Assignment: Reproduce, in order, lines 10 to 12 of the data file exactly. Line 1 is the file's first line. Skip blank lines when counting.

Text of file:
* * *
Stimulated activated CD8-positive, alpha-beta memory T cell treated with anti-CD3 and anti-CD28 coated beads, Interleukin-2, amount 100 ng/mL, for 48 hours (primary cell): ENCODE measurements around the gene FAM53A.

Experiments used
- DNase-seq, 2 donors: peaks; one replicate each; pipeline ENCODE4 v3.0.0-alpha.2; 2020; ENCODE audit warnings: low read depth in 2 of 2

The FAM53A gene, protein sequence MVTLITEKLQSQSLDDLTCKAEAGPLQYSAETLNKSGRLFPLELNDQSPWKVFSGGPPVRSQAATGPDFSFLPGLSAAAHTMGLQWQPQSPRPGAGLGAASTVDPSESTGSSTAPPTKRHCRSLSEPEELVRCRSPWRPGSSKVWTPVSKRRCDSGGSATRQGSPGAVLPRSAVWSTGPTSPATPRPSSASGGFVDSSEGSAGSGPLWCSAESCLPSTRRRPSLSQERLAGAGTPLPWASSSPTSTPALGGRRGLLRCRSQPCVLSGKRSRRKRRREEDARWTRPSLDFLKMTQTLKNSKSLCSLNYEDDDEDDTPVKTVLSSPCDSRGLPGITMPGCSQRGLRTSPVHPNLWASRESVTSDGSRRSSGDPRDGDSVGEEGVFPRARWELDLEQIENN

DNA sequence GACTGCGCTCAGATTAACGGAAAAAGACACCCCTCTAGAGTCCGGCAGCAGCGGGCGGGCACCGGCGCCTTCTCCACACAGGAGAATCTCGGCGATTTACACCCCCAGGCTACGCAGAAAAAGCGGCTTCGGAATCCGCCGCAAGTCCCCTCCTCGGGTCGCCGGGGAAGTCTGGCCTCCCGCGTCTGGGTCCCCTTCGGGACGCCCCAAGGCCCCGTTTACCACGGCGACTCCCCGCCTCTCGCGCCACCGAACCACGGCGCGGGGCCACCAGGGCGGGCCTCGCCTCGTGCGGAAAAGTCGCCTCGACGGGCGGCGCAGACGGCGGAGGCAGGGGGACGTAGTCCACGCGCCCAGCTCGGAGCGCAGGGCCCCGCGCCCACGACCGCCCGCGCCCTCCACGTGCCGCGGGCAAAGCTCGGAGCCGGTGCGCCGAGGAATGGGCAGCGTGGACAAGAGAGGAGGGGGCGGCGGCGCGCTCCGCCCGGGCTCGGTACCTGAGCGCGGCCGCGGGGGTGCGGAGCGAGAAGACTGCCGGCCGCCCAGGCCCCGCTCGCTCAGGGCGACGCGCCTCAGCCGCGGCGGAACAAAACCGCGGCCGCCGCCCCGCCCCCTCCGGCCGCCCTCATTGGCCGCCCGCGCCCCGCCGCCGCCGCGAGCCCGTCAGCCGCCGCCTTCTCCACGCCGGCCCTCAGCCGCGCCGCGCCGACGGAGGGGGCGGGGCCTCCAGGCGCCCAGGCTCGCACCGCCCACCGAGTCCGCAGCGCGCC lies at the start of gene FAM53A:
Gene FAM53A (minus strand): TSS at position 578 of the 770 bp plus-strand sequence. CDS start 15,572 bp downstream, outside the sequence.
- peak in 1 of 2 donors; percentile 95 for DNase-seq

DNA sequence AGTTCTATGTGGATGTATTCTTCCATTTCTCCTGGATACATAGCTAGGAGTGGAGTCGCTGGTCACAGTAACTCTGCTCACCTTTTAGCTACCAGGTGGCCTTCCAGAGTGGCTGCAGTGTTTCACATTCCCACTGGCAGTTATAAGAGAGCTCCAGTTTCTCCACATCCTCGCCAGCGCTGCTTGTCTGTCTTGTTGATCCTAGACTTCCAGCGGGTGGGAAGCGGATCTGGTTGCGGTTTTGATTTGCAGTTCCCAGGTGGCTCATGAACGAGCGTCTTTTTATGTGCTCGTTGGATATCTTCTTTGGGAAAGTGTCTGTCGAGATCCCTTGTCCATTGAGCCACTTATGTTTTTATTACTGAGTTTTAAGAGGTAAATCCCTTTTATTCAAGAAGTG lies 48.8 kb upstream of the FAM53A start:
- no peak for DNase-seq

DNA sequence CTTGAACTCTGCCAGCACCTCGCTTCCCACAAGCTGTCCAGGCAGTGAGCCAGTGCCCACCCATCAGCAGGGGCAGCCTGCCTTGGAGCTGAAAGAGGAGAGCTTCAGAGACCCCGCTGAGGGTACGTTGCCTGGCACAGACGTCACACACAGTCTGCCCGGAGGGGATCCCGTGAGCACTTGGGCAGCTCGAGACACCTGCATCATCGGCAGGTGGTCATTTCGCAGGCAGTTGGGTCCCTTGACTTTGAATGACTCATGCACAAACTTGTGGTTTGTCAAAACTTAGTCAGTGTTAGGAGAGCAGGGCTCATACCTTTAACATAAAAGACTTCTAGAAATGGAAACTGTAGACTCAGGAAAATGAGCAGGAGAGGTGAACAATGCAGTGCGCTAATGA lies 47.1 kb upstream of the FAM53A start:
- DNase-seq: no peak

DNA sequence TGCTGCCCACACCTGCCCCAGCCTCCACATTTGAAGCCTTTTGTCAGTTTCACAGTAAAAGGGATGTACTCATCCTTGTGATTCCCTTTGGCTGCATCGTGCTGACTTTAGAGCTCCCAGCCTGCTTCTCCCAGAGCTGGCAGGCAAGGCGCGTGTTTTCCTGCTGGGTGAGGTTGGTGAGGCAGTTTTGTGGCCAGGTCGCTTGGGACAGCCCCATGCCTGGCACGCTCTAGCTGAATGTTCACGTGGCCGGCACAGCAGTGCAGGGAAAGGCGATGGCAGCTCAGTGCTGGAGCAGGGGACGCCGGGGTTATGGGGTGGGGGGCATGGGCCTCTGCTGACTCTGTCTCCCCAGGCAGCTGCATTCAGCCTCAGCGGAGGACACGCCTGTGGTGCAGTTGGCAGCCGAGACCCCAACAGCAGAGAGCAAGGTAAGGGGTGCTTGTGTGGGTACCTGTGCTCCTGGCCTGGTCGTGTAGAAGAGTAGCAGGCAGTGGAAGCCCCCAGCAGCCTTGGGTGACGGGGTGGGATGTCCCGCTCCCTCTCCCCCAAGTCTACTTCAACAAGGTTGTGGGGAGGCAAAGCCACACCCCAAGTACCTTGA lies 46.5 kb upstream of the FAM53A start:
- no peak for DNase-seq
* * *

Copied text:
DNA sequence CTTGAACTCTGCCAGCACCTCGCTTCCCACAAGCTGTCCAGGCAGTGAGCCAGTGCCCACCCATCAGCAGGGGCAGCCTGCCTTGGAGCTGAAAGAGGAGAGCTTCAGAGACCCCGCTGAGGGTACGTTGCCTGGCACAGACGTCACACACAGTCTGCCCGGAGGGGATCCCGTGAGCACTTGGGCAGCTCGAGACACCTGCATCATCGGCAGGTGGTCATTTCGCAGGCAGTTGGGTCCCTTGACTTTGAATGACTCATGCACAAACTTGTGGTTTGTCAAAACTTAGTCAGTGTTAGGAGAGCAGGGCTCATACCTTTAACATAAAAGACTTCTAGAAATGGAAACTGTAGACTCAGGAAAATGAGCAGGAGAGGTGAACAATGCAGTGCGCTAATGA lies 47.1 kb upstream of the FAM53A start:
- DNase-seq: no peak

DNA sequence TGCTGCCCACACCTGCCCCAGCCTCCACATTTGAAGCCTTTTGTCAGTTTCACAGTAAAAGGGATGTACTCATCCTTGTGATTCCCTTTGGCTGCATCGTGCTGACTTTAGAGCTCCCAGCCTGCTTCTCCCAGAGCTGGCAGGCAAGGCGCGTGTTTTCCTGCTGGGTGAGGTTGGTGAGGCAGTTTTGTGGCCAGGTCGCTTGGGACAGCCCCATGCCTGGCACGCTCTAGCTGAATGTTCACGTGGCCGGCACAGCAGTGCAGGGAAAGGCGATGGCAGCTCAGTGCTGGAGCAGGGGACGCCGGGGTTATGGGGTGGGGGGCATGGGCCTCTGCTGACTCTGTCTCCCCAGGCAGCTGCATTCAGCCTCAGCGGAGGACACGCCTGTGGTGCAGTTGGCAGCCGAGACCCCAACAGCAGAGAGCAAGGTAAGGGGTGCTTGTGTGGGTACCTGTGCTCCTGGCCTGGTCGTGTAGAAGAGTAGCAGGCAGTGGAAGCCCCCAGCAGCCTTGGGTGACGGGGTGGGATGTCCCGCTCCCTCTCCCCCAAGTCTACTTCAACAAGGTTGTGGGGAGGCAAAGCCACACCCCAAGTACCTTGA lies 46.5 kb upstream of the FAM53A start: